We have previously completed a project funded through the Prostate Cancer Foundation of Australia, in which we developed and tested a novel tracer for positron emission tomography (PET) scanning. This tracer is the female sex hormone estradiol (E2) to which a positron-emitting isotope, 18F, has been attached. The 18F-E2 tracer has been tested and we have made the remarkable discovery that it binds only to the ERalpha and not ERbeta subtype of the estrogen receptor (ER). The significance of this is described below. Certain cancers express one or both of the ER subtypes and differences in signalling through these receptors can lead to profound changes in cancer biology: for example, in prostate cancer ERalpha signalling worsens the malignant behaviour of the cells and ERbeta signalling has beneficial effects. Cancers can also express mutant or other variant forms of the estrogen receptor. We have previously transfected the ERalpha and ERbeta genes into cell lines in order to study the binding properties of 18F-E2. This project will extend our previous work in that we will generate transfected cell lines expressing various mutant or splice variants of ER and will characterise the binding of 18F-E2. This in turn will inform future clinical trials using 18F-E2 to predict cancer behaviour, the effects of differential ER subtype signalling, and the probability that various drugs working through this system may have beneficial anticancer effects.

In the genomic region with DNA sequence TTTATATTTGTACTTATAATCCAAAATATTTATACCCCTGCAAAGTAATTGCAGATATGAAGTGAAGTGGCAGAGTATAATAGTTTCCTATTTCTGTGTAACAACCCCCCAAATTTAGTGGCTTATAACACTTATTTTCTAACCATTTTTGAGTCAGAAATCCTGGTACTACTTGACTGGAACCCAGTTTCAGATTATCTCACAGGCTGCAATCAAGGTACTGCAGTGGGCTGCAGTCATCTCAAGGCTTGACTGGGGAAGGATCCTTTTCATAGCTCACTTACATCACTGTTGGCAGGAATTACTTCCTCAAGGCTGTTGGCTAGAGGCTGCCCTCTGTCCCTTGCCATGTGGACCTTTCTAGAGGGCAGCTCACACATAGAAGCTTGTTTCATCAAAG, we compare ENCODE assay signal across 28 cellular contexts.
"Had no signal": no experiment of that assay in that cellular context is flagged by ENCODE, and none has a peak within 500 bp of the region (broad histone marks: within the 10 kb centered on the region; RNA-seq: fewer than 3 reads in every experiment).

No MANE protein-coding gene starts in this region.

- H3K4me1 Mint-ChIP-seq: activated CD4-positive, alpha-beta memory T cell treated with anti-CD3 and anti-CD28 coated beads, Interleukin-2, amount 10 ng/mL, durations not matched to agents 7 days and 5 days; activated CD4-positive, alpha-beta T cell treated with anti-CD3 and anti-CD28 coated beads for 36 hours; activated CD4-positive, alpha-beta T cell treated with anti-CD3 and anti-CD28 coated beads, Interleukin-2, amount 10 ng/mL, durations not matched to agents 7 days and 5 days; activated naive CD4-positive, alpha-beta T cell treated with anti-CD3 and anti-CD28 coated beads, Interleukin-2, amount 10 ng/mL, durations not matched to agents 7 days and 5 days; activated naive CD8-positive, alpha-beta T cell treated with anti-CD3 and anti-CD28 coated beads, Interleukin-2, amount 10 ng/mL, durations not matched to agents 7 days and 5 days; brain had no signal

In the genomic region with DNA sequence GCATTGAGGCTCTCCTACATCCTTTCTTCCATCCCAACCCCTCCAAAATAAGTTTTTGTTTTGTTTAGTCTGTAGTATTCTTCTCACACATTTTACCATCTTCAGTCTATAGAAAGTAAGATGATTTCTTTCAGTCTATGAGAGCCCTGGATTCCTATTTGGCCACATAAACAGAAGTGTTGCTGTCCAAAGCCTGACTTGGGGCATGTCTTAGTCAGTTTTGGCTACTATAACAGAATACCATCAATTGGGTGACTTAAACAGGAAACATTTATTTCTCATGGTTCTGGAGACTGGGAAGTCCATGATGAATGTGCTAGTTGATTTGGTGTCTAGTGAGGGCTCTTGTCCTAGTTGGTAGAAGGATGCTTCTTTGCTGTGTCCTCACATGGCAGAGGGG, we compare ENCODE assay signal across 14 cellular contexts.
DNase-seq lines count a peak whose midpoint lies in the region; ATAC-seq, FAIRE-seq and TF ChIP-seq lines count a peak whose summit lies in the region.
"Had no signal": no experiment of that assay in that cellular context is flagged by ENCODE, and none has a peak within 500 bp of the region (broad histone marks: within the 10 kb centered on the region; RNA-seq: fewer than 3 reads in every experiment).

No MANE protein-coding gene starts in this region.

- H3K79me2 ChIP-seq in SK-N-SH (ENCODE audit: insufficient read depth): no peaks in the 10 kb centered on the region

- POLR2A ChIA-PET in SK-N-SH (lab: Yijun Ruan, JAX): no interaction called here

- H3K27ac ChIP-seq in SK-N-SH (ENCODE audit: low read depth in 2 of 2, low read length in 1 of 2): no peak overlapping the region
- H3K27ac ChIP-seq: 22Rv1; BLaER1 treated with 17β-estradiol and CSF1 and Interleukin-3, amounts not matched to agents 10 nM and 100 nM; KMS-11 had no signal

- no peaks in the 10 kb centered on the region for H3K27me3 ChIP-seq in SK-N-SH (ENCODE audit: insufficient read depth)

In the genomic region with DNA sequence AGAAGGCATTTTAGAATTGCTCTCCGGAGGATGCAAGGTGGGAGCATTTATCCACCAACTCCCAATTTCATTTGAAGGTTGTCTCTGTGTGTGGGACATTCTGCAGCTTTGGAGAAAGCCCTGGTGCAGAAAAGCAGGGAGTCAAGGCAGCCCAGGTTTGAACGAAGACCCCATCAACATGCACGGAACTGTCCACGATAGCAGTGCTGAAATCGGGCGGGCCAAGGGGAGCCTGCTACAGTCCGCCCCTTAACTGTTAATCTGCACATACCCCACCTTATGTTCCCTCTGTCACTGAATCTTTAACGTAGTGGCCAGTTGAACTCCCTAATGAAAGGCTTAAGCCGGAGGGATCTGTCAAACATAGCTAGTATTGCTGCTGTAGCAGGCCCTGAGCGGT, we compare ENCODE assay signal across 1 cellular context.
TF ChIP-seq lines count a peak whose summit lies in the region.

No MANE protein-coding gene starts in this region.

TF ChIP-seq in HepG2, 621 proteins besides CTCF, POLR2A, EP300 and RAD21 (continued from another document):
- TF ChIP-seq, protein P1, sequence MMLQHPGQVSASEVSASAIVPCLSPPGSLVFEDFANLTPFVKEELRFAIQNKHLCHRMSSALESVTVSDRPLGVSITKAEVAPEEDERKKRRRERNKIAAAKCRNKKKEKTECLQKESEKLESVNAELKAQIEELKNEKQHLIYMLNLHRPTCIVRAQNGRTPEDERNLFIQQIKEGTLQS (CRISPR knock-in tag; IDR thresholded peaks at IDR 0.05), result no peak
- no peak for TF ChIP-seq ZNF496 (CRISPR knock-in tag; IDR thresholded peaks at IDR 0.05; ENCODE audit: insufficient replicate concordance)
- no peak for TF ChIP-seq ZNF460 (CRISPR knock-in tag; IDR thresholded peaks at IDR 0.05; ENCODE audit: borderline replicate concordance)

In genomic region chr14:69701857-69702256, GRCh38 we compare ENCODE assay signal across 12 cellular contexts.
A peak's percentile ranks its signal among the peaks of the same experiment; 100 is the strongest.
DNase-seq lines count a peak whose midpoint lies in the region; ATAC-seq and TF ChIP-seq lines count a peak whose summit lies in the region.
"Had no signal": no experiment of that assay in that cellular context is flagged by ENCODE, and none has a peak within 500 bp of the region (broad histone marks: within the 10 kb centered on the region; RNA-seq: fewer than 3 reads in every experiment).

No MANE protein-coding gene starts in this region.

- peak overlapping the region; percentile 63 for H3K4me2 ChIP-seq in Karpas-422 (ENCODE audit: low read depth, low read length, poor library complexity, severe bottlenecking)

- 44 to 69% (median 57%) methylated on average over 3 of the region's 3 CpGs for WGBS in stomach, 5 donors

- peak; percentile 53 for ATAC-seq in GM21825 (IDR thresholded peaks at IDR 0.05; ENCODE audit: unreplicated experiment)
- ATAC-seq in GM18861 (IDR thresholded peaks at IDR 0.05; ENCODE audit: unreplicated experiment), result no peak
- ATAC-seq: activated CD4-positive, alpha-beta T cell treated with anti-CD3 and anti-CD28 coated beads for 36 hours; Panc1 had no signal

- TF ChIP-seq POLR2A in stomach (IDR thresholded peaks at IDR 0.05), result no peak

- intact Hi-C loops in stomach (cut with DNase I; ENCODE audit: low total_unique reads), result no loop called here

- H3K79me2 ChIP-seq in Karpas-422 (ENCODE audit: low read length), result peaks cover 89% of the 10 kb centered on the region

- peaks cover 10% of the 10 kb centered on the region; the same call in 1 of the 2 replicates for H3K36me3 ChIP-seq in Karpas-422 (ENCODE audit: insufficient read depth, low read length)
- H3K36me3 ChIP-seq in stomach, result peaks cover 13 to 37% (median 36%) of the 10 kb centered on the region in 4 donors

|Effective start/end date||1/01/17 → 31/12/17|